My 35th birthday, I had not gotten married yet, and it made my father angry. He wanted me to leave him, and go live with someone else. We had no money for marriage, and no one would take me. That was the same year my father joined Al Qaeda. He chose to fight, and fight he did. He would come home, tired and angry. If I didn’t get food on our table, I was beaten. We didn’t talk much, never about Al Qaeda. I wondered how many people he thought of killing, I didn’t want to know the answer. For weeks at a time, he would leave, it was heaven then. I did what I wanted, within reason. The new government controlled Kabul. It was called the Taliban. I liked what the did, enforce a traditional religion, but I didn’t like how the did it. Force was used. Public hangings. Stonings, beatings. Shootings and gun shot were heard around the city. My mother was killed by them, the Taliban. I swore I would get them back, I never did.

17 April 1994.
That was the last day I say my mother. She never came home. A trip to the market cost her her life. A deed well done. The punishment for stealing was stoning, and it didn’t matter what happened after that. Whether you lived or not, it wasn’t part of the deal. Bread, barley and sweets was all it took, that’s what she stole, from what I heard. I didn’t hear the details, I didn’t hear the beginning, but I was there for the end and I’m happy for that. I looked away, and I will never forget it, her limping, a half dead body pleading for her life. The threw ended it. A final crushing thump, like a fist contacting skin. Dead silence. No one talked. Within the minute, people left, carried on on their business, walking around the dirt hole. I cried.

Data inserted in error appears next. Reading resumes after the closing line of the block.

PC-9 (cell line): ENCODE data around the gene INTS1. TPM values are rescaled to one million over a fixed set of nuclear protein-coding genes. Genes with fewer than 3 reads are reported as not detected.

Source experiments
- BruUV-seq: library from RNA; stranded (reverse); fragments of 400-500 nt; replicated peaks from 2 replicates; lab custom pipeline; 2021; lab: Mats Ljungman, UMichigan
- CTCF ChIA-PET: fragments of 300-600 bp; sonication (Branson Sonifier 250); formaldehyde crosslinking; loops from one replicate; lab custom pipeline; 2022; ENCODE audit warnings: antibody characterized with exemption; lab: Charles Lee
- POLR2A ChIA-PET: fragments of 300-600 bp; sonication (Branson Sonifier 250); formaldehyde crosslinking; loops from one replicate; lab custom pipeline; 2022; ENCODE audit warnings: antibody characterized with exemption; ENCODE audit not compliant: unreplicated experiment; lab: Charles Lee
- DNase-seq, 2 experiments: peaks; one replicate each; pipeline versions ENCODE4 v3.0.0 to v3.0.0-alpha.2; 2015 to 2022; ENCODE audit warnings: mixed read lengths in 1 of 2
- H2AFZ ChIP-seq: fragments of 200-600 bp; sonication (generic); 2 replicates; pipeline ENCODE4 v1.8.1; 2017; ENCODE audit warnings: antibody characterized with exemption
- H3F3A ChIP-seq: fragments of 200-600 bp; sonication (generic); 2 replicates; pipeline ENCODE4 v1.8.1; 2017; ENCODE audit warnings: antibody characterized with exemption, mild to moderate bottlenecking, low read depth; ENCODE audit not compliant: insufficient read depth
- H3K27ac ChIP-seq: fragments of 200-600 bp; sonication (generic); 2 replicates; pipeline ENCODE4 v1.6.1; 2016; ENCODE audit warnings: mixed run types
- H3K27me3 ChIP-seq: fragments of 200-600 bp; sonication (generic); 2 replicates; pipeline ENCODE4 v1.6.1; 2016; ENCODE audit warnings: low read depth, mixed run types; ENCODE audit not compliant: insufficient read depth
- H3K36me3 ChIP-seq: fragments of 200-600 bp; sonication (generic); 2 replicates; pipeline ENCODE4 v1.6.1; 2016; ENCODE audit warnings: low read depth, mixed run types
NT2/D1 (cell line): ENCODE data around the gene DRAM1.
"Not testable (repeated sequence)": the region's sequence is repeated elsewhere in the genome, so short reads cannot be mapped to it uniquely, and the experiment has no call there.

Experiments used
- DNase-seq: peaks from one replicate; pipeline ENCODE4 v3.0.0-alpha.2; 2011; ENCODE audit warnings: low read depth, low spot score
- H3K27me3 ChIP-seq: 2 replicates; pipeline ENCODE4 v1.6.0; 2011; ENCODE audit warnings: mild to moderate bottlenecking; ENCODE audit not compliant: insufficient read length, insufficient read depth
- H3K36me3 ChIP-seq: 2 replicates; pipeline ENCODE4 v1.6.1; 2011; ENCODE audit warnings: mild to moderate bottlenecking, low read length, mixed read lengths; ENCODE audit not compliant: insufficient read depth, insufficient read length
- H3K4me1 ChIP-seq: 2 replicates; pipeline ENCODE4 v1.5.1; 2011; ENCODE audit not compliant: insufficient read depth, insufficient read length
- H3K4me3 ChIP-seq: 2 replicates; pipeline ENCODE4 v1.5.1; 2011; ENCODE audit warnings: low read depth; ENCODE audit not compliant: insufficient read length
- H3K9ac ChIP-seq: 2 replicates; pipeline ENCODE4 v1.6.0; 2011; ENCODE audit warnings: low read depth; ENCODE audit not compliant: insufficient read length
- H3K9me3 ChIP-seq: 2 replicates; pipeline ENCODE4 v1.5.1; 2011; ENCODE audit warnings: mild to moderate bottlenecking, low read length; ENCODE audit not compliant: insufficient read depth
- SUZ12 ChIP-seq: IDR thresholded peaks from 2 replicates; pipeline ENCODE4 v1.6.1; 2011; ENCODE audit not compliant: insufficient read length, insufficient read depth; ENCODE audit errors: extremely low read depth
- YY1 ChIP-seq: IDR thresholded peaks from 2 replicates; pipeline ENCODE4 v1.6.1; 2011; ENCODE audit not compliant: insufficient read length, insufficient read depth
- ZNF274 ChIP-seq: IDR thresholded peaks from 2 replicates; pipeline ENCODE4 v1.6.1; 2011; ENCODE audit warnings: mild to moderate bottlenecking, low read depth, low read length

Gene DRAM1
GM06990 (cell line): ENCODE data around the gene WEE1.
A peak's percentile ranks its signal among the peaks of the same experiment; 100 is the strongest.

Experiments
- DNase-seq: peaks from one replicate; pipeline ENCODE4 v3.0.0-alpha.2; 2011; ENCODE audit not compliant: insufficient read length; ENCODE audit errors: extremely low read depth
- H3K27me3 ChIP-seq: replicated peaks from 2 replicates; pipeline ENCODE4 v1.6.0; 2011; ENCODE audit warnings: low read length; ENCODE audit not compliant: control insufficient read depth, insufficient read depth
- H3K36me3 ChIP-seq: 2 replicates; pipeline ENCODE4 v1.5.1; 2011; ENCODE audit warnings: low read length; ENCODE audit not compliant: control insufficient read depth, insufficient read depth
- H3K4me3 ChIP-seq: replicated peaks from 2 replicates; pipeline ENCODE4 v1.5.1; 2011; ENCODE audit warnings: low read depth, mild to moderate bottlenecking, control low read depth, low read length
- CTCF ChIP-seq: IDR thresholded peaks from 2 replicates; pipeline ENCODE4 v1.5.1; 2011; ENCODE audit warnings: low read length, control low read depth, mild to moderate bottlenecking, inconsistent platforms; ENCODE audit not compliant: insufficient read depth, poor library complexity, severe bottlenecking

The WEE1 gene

1994.
The same year my mother was killed, my dad also joined the team that killed her, the Taliban. It was his way to get revenge on Mulllah Omar, but I wasn’t sure how. He was the creator of the Taliban. I wanted revenge as well, but as a women, I couldn’t do anything. My father was with both groups. A Islamic control force group and an international terrorist group. Guns were everywhere. I saw a gun in our house, no, I saw guns in our house. An AK-47, two of them, loaded. Nothing scared me more until that moment. I needed a safe house. That was the night we were told that we were going to the States. Not something I wanted, but it excited me, for a bit.